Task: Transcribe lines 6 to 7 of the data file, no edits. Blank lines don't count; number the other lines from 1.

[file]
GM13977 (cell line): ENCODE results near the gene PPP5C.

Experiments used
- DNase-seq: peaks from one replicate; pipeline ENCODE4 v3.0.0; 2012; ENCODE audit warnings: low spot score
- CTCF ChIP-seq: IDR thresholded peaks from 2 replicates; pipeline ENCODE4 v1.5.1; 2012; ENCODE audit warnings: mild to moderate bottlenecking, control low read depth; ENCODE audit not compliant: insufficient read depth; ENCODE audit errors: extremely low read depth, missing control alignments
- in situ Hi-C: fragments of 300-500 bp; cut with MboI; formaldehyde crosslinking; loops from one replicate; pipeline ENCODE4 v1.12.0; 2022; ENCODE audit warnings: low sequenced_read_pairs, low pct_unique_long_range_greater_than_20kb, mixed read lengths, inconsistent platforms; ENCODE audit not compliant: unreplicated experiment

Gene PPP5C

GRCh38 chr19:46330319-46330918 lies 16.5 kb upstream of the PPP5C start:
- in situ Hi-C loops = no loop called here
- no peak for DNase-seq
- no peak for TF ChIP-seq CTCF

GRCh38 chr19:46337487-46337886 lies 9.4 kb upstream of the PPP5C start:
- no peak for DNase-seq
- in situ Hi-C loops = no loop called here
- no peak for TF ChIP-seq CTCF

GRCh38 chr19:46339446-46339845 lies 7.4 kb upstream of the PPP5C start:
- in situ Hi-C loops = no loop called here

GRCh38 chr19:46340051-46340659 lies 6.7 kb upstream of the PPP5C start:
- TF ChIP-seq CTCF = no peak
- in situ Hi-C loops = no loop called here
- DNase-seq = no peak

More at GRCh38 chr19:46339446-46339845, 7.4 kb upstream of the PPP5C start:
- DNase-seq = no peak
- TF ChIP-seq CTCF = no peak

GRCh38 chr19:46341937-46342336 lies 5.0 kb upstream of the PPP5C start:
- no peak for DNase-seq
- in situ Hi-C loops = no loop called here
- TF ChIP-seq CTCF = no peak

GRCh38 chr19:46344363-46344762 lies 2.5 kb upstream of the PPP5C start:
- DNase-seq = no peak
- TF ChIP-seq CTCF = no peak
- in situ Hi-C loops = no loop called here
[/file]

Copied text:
Gene PPP5C

GRCh38 chr19:46330319-46330918 lies 16.5 kb upstream of the PPP5C start: